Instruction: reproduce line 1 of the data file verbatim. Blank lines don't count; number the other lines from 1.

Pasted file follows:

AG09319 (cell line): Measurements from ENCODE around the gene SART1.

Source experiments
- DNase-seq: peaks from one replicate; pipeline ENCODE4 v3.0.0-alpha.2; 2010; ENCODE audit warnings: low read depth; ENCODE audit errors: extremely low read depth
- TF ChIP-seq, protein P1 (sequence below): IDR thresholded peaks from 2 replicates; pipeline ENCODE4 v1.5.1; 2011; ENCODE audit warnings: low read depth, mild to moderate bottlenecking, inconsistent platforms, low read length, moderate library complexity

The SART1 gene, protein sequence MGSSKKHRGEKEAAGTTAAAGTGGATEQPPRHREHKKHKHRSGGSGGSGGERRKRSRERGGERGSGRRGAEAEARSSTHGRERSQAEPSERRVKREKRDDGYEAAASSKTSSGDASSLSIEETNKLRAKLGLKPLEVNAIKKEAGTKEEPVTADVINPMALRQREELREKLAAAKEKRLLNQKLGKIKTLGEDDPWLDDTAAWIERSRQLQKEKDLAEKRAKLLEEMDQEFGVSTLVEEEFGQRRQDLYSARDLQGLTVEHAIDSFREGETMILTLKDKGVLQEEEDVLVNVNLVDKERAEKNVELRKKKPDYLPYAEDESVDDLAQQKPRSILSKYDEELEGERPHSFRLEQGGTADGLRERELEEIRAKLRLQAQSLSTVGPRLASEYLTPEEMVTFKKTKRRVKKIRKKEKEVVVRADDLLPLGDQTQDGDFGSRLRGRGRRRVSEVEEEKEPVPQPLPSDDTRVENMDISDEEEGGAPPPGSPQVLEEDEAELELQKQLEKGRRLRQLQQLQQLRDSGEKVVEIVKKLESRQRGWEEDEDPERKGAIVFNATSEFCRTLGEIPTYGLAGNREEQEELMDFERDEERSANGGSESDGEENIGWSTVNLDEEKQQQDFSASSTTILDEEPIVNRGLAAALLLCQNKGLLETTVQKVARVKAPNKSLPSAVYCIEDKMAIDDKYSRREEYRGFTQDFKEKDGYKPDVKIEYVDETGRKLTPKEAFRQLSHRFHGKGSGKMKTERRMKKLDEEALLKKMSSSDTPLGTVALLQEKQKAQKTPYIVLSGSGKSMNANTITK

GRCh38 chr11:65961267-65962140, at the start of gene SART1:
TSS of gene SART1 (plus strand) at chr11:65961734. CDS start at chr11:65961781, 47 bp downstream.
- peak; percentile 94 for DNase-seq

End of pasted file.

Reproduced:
AG09319 (cell line): Measurements from ENCODE around the gene SART1.